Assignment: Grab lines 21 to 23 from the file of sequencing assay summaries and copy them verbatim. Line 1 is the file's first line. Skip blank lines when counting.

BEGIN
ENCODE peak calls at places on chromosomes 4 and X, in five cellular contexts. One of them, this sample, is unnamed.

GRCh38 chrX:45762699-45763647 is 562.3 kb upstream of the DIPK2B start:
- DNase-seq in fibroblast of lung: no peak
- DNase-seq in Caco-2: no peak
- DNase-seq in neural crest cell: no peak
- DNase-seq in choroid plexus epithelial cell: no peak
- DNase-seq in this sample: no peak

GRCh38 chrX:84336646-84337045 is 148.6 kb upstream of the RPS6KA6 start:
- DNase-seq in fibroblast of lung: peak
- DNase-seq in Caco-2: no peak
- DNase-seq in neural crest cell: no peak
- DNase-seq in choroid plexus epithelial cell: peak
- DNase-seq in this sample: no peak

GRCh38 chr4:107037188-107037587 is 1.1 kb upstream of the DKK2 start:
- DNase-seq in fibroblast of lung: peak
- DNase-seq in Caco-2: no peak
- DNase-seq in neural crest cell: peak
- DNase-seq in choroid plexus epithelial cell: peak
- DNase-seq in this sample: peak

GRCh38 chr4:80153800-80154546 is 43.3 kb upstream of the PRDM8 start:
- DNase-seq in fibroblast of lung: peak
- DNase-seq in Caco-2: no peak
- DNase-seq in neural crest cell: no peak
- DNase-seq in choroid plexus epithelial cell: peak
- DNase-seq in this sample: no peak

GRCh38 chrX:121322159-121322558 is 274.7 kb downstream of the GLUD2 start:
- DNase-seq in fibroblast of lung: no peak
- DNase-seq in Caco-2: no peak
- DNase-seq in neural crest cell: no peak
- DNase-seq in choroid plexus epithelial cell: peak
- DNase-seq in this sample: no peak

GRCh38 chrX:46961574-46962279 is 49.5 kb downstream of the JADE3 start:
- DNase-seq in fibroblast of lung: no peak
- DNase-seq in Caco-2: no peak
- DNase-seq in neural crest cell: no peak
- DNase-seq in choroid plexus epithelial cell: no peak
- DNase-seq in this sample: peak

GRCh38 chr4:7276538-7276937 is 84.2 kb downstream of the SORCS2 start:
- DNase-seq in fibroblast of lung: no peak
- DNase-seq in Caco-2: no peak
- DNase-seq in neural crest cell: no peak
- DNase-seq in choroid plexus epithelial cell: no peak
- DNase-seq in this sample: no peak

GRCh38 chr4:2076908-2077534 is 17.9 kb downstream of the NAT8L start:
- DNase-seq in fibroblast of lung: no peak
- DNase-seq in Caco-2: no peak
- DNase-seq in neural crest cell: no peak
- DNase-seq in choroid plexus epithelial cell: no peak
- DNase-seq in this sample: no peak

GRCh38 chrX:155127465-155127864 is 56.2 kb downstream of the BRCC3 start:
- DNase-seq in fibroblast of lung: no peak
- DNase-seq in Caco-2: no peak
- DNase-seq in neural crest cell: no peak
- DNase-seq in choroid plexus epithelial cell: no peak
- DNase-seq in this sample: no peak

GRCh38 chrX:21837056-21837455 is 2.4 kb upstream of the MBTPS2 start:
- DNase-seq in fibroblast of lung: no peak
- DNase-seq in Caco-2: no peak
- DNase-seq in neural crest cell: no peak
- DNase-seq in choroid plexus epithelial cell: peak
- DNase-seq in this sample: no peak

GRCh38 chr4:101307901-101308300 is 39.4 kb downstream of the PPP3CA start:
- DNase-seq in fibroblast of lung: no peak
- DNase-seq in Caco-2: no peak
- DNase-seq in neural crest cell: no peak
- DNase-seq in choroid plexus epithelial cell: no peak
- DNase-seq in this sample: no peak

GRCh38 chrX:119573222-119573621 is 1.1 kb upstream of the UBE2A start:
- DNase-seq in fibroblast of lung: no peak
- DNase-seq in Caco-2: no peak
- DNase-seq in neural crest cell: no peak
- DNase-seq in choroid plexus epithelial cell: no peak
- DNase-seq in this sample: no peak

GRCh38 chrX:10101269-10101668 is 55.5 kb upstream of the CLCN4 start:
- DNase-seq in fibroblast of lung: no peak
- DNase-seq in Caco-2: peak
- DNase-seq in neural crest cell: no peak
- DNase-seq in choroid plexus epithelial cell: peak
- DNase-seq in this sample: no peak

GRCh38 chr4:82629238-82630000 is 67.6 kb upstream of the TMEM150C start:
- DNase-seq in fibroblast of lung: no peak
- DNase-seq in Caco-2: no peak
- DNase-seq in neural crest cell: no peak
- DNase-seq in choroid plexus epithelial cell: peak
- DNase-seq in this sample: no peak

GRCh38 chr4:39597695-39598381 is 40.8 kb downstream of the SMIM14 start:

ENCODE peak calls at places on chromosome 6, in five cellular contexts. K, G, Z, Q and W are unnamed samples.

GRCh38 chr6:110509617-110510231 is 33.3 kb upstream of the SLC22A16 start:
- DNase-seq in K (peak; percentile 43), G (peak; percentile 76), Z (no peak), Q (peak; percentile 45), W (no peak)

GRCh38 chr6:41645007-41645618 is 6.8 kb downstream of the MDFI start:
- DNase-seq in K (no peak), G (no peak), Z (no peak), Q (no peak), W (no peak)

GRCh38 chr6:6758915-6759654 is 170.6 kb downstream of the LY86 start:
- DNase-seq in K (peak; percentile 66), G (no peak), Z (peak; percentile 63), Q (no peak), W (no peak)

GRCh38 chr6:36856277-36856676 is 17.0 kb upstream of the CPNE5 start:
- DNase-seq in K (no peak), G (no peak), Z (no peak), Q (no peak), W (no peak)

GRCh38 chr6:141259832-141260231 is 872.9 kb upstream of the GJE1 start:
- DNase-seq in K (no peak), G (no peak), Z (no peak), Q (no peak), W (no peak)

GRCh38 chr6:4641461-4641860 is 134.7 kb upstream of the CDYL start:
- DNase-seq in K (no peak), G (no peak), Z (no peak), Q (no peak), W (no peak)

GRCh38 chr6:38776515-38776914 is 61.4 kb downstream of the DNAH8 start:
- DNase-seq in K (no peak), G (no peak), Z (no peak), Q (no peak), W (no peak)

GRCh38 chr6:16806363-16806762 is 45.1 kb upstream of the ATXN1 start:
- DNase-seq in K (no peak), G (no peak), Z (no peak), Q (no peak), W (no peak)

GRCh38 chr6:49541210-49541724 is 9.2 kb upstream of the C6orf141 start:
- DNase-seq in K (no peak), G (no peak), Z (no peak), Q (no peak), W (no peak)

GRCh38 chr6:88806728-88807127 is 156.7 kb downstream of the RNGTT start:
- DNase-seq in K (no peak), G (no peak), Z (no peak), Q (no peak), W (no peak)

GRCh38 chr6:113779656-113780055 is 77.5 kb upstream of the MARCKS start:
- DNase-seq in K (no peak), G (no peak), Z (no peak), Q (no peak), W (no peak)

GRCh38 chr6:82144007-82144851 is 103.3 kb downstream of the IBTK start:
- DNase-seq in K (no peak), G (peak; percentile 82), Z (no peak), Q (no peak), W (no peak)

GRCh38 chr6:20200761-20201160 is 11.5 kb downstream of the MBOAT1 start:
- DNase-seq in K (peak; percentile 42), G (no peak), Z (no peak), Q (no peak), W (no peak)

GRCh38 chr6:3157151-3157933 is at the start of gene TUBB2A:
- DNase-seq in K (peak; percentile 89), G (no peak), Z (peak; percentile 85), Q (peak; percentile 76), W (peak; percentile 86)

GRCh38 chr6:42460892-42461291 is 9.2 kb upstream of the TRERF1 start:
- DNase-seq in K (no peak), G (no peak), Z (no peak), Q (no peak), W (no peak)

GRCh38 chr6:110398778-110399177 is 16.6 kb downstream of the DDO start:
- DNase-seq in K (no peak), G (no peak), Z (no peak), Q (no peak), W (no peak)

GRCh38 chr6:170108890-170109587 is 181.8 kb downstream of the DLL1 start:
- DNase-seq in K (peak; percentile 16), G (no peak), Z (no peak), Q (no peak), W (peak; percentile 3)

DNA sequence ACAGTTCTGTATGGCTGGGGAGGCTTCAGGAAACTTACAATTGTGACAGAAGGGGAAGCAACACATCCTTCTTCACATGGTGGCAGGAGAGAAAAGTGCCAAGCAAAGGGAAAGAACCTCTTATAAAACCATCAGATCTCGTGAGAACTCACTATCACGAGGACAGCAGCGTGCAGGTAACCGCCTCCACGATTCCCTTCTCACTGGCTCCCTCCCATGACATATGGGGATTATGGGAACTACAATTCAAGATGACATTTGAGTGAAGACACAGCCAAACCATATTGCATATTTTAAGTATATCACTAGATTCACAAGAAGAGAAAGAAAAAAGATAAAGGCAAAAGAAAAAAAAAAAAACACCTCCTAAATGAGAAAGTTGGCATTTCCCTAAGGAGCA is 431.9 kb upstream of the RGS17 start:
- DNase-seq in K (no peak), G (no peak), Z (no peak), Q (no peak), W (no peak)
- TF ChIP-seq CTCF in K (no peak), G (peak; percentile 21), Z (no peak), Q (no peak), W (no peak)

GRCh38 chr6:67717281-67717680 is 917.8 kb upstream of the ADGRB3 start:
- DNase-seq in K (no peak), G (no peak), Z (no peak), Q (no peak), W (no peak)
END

- DNase-seq in fibroblast of lung: peak
- DNase-seq in Caco-2: no peak
- DNase-seq in neural crest cell: no peak